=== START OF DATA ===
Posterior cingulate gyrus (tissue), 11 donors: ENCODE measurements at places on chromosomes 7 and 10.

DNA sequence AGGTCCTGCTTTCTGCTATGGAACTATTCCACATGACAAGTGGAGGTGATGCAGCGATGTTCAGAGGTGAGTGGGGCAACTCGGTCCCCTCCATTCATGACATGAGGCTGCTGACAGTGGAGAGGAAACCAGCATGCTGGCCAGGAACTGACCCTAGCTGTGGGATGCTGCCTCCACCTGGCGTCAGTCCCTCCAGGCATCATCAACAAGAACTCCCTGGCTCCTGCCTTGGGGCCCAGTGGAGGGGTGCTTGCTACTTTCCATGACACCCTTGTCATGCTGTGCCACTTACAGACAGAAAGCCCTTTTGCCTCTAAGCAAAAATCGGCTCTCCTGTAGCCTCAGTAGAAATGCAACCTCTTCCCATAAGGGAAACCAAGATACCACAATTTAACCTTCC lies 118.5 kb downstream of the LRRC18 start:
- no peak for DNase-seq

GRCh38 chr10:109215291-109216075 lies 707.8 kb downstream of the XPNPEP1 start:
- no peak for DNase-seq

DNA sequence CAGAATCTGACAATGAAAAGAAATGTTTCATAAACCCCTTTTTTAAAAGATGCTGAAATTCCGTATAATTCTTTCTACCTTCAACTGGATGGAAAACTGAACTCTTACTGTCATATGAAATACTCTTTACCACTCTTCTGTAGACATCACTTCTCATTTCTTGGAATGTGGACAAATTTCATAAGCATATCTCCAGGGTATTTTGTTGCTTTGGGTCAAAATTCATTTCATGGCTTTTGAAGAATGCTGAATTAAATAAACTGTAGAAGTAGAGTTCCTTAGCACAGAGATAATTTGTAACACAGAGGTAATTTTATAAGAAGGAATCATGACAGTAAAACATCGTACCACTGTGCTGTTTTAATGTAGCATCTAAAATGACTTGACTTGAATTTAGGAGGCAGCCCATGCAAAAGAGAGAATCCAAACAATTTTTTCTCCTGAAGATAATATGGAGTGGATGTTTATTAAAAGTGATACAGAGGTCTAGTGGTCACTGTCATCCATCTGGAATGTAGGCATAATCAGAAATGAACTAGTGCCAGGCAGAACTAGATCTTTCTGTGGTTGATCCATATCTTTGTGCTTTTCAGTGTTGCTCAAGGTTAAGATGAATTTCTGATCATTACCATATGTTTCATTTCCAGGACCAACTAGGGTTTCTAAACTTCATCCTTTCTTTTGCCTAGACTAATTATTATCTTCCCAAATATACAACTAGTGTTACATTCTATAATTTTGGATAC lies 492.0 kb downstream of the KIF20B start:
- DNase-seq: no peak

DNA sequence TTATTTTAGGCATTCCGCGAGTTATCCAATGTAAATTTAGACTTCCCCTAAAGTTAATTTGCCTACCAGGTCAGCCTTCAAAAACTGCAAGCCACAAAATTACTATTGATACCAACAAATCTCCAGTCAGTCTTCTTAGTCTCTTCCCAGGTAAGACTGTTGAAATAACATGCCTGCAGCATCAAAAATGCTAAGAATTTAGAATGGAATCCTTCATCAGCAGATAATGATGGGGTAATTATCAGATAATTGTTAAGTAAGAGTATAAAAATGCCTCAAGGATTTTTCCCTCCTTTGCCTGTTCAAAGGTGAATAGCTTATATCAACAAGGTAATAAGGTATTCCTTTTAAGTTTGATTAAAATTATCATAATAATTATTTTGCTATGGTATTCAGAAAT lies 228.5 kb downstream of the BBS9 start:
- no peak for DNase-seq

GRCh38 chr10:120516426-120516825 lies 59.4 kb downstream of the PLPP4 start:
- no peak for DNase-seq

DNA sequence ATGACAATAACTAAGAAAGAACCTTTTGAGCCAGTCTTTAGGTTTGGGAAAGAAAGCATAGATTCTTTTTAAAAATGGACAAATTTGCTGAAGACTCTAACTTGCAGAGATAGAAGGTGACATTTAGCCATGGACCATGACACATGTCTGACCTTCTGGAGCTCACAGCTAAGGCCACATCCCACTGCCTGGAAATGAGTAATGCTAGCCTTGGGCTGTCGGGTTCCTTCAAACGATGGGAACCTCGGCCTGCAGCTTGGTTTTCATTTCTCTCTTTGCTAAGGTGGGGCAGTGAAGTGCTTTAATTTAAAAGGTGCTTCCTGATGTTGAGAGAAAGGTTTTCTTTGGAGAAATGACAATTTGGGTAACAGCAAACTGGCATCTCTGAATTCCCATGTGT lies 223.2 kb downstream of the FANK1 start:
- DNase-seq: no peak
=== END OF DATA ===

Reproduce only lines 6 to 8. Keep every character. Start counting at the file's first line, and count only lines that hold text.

DNA sequence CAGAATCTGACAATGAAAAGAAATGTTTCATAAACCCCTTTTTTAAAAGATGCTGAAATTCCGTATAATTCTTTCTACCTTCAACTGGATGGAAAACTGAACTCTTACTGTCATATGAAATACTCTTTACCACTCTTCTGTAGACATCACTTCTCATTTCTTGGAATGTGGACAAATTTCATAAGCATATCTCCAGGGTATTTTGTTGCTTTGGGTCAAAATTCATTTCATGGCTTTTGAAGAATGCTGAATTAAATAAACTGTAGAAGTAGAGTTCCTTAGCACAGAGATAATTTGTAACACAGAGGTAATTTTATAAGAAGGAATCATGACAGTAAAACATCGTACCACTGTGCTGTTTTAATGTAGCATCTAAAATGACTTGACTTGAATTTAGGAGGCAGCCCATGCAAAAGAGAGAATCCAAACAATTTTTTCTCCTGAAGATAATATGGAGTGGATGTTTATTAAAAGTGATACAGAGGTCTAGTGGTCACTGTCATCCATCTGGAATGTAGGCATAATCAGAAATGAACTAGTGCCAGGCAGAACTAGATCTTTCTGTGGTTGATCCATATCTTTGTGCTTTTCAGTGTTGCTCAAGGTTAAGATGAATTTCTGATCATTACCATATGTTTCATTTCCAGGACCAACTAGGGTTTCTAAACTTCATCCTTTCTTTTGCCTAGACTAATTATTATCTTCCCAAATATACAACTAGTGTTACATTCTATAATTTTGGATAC lies 492.0 kb downstream of the KIF20B start:
- DNase-seq: no peak

DNA sequence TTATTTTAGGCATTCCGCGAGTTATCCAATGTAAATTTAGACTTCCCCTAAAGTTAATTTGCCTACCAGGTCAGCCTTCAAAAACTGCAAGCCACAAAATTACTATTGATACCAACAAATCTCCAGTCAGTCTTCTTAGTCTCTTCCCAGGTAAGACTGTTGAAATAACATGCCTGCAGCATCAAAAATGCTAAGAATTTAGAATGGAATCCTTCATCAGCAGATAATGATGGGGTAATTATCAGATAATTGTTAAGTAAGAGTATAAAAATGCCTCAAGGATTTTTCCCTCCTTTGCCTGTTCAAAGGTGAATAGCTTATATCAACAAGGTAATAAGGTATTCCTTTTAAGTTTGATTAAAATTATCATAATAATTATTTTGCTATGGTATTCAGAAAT lies 228.5 kb downstream of the BBS9 start: